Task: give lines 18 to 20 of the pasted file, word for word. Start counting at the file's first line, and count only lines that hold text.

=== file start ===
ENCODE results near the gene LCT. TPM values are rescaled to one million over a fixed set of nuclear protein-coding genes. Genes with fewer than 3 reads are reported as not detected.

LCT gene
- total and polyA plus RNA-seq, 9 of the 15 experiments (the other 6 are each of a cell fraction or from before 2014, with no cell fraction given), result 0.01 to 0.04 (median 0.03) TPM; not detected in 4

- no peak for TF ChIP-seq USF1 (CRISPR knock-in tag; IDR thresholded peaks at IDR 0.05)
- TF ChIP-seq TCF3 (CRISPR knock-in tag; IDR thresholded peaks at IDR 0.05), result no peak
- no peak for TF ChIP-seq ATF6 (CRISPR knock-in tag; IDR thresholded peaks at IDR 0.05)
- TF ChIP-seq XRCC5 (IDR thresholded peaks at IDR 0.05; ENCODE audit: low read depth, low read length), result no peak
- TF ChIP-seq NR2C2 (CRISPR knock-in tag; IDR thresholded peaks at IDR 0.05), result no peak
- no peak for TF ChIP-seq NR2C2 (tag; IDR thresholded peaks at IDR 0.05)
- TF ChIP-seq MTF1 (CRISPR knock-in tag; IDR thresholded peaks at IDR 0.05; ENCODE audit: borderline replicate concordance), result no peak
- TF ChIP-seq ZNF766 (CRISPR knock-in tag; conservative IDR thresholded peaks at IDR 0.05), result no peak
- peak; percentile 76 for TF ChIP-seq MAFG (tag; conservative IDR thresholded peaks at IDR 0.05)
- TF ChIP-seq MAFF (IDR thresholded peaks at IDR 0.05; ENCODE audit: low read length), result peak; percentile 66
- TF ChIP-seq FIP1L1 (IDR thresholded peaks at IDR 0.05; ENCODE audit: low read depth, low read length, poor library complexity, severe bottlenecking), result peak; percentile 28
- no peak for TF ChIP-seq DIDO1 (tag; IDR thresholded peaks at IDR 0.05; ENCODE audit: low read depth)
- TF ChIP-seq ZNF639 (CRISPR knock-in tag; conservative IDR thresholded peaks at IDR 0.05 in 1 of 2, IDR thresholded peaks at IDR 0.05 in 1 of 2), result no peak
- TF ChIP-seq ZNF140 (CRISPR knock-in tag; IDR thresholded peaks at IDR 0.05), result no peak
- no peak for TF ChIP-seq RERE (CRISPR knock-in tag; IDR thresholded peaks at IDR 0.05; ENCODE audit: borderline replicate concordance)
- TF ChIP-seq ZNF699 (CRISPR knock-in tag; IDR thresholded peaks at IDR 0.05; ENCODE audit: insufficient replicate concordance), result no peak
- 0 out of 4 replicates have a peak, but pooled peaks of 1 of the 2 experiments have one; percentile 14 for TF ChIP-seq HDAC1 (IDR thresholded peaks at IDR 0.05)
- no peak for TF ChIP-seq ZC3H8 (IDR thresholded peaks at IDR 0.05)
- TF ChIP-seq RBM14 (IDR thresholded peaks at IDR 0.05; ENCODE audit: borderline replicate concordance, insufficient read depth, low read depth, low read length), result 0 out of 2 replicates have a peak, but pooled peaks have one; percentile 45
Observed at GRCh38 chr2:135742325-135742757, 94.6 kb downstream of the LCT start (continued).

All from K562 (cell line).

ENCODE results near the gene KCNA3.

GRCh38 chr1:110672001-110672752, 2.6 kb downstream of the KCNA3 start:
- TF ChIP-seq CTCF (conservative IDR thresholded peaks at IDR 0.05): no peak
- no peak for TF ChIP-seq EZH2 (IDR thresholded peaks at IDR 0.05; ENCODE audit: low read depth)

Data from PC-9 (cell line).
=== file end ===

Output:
- no peak for TF ChIP-seq RERE (CRISPR knock-in tag; IDR thresholded peaks at IDR 0.05; ENCODE audit: borderline replicate concordance)
- TF ChIP-seq ZNF699 (CRISPR knock-in tag; IDR thresholded peaks at IDR 0.05; ENCODE audit: insufficient replicate concordance), result no peak
- 0 out of 4 replicates have a peak, but pooled peaks of 1 of the 2 experiments have one; percentile 14 for TF ChIP-seq HDAC1 (IDR thresholded peaks at IDR 0.05)